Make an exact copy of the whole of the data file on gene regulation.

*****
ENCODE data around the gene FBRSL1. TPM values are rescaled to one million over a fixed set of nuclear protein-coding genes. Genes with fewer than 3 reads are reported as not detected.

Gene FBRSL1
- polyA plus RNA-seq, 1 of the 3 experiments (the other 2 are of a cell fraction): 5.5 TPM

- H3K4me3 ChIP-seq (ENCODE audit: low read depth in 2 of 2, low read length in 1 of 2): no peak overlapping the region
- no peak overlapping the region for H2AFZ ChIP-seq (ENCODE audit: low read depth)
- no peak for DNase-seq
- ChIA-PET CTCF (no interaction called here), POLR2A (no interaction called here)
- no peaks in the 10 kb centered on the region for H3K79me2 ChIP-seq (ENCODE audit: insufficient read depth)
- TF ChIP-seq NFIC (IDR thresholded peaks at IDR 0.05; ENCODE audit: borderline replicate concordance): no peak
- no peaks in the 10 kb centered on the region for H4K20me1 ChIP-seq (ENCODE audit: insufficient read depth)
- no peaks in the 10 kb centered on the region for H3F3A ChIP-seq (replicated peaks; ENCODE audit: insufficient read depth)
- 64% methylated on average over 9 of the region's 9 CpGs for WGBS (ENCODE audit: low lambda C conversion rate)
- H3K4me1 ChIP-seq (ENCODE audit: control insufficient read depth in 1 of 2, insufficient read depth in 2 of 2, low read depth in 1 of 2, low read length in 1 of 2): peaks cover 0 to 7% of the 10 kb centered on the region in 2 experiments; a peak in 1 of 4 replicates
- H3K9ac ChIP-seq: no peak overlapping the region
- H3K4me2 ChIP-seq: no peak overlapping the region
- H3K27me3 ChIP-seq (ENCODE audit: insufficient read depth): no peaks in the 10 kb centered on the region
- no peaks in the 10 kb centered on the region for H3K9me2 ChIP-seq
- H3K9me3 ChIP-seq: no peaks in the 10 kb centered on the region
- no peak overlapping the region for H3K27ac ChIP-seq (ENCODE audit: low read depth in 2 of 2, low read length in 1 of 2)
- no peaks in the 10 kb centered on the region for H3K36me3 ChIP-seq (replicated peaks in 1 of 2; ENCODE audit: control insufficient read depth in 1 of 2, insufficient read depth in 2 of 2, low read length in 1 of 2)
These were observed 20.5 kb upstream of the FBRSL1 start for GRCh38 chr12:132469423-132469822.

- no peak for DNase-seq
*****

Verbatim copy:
ENCODE data around the gene FBRSL1. TPM values are rescaled to one million over a fixed set of nuclear protein-coding genes. Genes with fewer than 3 reads are reported as not detected.

Gene FBRSL1
- polyA plus RNA-seq, 1 of the 3 experiments (the other 2 are of a cell fraction): 5.5 TPM

- H3K4me3 ChIP-seq (ENCODE audit: low read depth in 2 of 2, low read length in 1 of 2): no peak overlapping the region
- no peak overlapping the region for H2AFZ ChIP-seq (ENCODE audit: low read depth)
- no peak for DNase-seq
- ChIA-PET CTCF (no interaction called here), POLR2A (no interaction called here)
- no peaks in the 10 kb centered on the region for H3K79me2 ChIP-seq (ENCODE audit: insufficient read depth)
- TF ChIP-seq NFIC (IDR thresholded peaks at IDR 0.05; ENCODE audit: borderline replicate concordance): no peak
- no peaks in the 10 kb centered on the region for H4K20me1 ChIP-seq (ENCODE audit: insufficient read depth)
- no peaks in the 10 kb centered on the region for H3F3A ChIP-seq (replicated peaks; ENCODE audit: insufficient read depth)
- 64% methylated on average over 9 of the region's 9 CpGs for WGBS (ENCODE audit: low lambda C conversion rate)
- H3K4me1 ChIP-seq (ENCODE audit: control insufficient read depth in 1 of 2, insufficient read depth in 2 of 2, low read depth in 1 of 2, low read length in 1 of 2): peaks cover 0 to 7% of the 10 kb centered on the region in 2 experiments; a peak in 1 of 4 replicates
- H3K9ac ChIP-seq: no peak overlapping the region
- H3K4me2 ChIP-seq: no peak overlapping the region
- H3K27me3 ChIP-seq (ENCODE audit: insufficient read depth): no peaks in the 10 kb centered on the region
- no peaks in the 10 kb centered on the region for H3K9me2 ChIP-seq
- H3K9me3 ChIP-seq: no peaks in the 10 kb centered on the region
- no peak overlapping the region for H3K27ac ChIP-seq (ENCODE audit: low read depth in 2 of 2, low read length in 1 of 2)
- no peaks in the 10 kb centered on the region for H3K36me3 ChIP-seq (replicated peaks in 1 of 2; ENCODE audit: control insufficient read depth in 1 of 2, insufficient read depth in 2 of 2, low read length in 1 of 2)
These were observed 20.5 kb upstream of the FBRSL1 start for GRCh38 chr12:132469423-132469822.

- no peak for DNase-seq